Over the past week the ICT sector responded with alacrity to the call to do something about the so-called crippling skills shortage in the country. 

Within days of the seventh annual Presidential International Advisory Council (PIAC) meeting several major multinational vendors as well as a number of local companies rushed into print to announce multi-million rand e-skills development and training programmes.
Described as critical to the global competitiveness of the South African economy and key to accelerating social development, any casual observer would be forgiven for believing that professional ICT skills alone are the panacea to all the country’s problems.
If only this was true.
In several instances it seemed fairly obvious that the prime motivation for launching an e-skills programme during the past week was to curry favour with the government – the biggest-spending ICT customer in the country.
In other instances the programmes appeared to be no more than a thinly veiled attempt to build "Brownie points" in the high-stakes BEE credentials game.
For proof of this you need look no further than a report that emerged at the height of the skills development announcement frenzy that suggested that the ICT skills shortage is not nearly as critical as we are led to believe.
Using statistics gleaned from a survey among ICT companies, the report found that fewer than 3 000 skilled IT professionals are needed to fill vacancies in the industry – roughly 1,2 vacancies per company. Other estimates suggest that in a sector that currently employs about 200 000 people the shortfall will exceed 60 000 vacancies within the next two years.
Somehow or other in the rush to get on the e-skills development "bandwagon", several players seemed to have lost sight of the fact that there is a massive difference between what skills are required to design, install and commission ICT solutions, and the skills needed to operate and use productivity-enhancing technology and systems.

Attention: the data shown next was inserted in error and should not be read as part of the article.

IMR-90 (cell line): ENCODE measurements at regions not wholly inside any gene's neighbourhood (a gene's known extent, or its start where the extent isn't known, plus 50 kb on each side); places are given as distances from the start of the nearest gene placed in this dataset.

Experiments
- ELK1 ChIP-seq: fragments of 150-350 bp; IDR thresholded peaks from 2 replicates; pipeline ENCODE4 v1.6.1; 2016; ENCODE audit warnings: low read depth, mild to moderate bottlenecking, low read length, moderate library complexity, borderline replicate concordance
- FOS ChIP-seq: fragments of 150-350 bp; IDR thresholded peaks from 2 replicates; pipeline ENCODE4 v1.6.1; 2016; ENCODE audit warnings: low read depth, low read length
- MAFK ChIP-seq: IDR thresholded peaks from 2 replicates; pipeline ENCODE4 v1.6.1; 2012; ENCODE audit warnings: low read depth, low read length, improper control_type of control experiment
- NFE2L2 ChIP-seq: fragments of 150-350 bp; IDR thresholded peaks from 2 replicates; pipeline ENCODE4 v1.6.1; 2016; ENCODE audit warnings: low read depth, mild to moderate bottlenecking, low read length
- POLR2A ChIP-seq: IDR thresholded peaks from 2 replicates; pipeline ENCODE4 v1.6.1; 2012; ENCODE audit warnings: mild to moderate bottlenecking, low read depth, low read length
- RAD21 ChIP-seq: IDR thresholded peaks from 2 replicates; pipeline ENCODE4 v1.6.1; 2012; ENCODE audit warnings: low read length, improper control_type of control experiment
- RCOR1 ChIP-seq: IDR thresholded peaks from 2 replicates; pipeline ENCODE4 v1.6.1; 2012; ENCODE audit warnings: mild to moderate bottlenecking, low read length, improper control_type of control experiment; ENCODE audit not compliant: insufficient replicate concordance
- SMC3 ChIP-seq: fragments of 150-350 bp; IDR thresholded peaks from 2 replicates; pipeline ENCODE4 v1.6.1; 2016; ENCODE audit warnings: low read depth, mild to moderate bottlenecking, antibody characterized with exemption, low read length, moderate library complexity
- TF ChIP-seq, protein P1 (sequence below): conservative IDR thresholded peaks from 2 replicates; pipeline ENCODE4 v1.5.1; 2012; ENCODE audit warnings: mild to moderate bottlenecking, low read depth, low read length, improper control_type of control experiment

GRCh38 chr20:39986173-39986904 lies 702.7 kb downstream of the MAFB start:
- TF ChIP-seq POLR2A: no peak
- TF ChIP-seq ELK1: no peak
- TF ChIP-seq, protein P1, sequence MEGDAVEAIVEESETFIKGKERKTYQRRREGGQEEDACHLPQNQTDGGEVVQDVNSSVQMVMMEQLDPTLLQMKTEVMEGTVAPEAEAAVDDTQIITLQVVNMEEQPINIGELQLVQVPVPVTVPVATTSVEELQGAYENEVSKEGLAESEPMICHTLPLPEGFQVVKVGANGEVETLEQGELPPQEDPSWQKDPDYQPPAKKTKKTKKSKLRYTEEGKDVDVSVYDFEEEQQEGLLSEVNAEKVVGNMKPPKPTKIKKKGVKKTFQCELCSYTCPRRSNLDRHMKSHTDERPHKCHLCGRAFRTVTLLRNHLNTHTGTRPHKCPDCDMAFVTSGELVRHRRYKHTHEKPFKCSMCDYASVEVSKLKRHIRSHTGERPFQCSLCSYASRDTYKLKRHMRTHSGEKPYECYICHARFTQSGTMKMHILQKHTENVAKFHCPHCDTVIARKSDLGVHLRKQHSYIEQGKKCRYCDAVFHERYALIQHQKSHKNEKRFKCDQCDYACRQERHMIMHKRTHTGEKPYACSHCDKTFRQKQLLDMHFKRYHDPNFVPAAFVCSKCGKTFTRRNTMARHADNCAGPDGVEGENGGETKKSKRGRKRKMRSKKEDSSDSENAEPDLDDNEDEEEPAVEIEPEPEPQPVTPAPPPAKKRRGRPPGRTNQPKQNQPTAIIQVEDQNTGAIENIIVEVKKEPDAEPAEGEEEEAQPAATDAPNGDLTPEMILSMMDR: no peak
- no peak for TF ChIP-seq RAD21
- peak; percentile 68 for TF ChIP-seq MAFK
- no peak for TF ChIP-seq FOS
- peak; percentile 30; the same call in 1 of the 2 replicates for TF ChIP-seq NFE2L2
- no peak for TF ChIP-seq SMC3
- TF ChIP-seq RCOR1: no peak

As the one report suggests, there is a negligible shortage of skills when it comes to the ability to sell and supply ICT solutions into the market, particularly among the major multinationals and well-established local IT groups. However, when it comes to using this same technology to foster business profitability and enhance service delivery, there is most certainly a crisis.
It is this skills gap – at the coal-face of day-to-day operations and at a primary application level – that needs to be addressed.
Amid the hype and publicity surrounding the various e-skills announcements in the wake of the PIAC meeting, only one vendor seemed to understand that the emphasis should be on producing "job-ready" skills based on participation and collaboration by the industry as a whole.
In most other announcements there was little left to the imagination – that the vendor concerned was going to be investing in skills to produce ICT professionals who could be sent forth into the market as evangelists to promote and support their own products.
Let’s hope that the formation of the e-Skills Advisory Council announced by President Mbeki is going to be given the power to make some sense out of the "spin" we have been subjected to over the past week.
– David Bryant